Marking the end of a remarkable winning streak, Fingerprint Cards dipped into the red in its fourth quarter of 2017.
The revelation comes by way of the company’s Q4 and year-end corporate update, which indicates that FPC’s Q4 revenues fell by 62 percent year-over-year, resulting in an operating loss for the quarter of SEK 40.6 million. And while the company still managed to attain an operating profit of SEK 154.6 million, or roughly $19 million USD, for the full year, 2017 still saw an overall drop in revenues of 55 percent, compared to 2016.
The results illustrate the continuation of a trend that took shape over the course of last year. Signs of trouble first emerged with FPC’s revised revenue guidance in March, in which the company predicted a revenue drop due to what appeared to be “short-term challenges”; later, the company’s Q3 update depicted declining revenues due in part to the impact of Apple’s iPhone X, which, with its facial recognition technology, prompted OEM customers to consider pivoting from fingerprint scanners to that modality.
The main issue, though, is a more basic matter of supply, demand, and competition. As CEO Christian Fredrikson explained in FPC’s announcement of the results, the mobile capacitive sensor market “has very quickly developed into a mature mass market with increasing competition and decreasing prices,” resulting in a decrease of 30 percent in FPC’s average selling price over the past year. Fredrikson also cites “independent observers” in noting that “deliveries of smartphones in the Chinese market decreased somewhat compared with 2016,” further dampening demand and prices for sensors. And unfortunately, Fredrikson says the company’s leadership “expect the market for fingerprint sensors for smartphones to decline in 2018.”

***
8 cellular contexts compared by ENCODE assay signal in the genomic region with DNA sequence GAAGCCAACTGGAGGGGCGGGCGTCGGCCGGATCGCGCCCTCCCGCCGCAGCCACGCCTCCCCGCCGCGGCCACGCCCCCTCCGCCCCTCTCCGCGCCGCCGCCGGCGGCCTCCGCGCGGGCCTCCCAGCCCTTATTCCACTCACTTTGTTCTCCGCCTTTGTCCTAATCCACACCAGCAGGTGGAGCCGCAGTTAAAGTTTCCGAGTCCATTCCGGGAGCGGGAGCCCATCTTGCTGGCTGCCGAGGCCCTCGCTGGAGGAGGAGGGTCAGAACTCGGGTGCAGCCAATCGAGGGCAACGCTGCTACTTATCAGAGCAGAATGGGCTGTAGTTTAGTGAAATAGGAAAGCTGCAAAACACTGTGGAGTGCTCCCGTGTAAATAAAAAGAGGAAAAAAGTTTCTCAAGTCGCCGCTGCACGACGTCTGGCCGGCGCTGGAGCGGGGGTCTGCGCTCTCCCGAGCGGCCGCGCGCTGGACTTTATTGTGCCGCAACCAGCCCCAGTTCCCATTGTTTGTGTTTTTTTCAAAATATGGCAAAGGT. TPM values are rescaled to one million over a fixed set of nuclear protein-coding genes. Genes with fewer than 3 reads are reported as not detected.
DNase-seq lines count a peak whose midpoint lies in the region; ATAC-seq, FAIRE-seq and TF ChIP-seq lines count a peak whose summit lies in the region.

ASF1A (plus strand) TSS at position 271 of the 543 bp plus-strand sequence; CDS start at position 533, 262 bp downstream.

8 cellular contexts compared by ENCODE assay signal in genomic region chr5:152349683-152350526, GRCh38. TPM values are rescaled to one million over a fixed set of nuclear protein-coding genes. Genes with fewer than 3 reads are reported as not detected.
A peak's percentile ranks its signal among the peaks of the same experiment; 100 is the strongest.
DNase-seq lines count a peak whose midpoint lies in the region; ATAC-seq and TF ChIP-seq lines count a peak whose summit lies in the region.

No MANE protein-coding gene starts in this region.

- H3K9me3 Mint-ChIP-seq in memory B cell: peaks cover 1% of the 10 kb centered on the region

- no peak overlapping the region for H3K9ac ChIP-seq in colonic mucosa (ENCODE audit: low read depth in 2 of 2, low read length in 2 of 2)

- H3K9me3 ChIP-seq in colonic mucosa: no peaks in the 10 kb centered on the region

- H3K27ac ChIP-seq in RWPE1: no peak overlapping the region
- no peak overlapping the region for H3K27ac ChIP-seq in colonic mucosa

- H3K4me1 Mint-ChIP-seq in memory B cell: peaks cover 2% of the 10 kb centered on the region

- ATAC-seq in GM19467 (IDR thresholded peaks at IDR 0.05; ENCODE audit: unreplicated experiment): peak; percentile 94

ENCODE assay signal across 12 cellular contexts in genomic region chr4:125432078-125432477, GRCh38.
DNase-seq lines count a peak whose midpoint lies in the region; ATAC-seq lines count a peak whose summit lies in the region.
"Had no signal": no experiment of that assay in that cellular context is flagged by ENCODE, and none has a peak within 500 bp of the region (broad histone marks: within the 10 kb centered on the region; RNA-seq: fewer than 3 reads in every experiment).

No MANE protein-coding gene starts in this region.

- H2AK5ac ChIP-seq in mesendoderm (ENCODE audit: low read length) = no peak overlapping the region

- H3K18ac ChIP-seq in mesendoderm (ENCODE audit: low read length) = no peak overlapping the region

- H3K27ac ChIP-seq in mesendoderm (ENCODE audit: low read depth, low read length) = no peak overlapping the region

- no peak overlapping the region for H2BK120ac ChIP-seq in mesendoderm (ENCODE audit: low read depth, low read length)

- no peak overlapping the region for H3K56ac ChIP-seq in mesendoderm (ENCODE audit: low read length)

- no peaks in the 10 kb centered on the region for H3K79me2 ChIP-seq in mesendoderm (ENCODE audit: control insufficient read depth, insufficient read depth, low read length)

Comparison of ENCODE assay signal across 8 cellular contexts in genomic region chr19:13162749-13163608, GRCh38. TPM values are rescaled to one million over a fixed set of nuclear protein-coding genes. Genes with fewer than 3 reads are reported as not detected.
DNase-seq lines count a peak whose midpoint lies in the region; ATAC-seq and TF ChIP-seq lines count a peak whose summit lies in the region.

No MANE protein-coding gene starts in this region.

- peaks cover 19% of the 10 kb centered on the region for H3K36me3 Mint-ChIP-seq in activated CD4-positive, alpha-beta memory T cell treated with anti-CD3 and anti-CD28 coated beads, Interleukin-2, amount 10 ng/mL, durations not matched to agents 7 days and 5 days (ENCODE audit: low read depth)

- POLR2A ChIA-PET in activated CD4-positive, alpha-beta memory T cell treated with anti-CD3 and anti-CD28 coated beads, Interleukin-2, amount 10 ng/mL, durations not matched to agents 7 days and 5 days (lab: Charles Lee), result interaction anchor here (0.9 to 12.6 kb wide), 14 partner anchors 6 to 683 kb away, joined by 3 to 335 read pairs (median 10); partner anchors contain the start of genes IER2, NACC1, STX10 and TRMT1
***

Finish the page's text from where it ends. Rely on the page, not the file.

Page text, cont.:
Accordingly, the company has taken cost savings measures including a substantial layoffs program, but it’s also aggressively working to bring its technology into new market areas, with Fredrikson highlighting biometric smart cards as the one “offering the greatest potential”. Fredrikson highlighted FPC’s partnerships with other major players in this area including IDEMIA, Gemalto, and NXP Semiconductors, and the company’s involvement in a pilot project with Visa. Fifty percent of FPC’s R&D is going into new areas like this, and while capacitive fingerprint sensors accounted for 95 percent of the company’s sales last year, Fredrikson is hoping that new market areas will account for 10 percent of the company’s business over the year ahead.
February 9, 2018 – by Alex Perala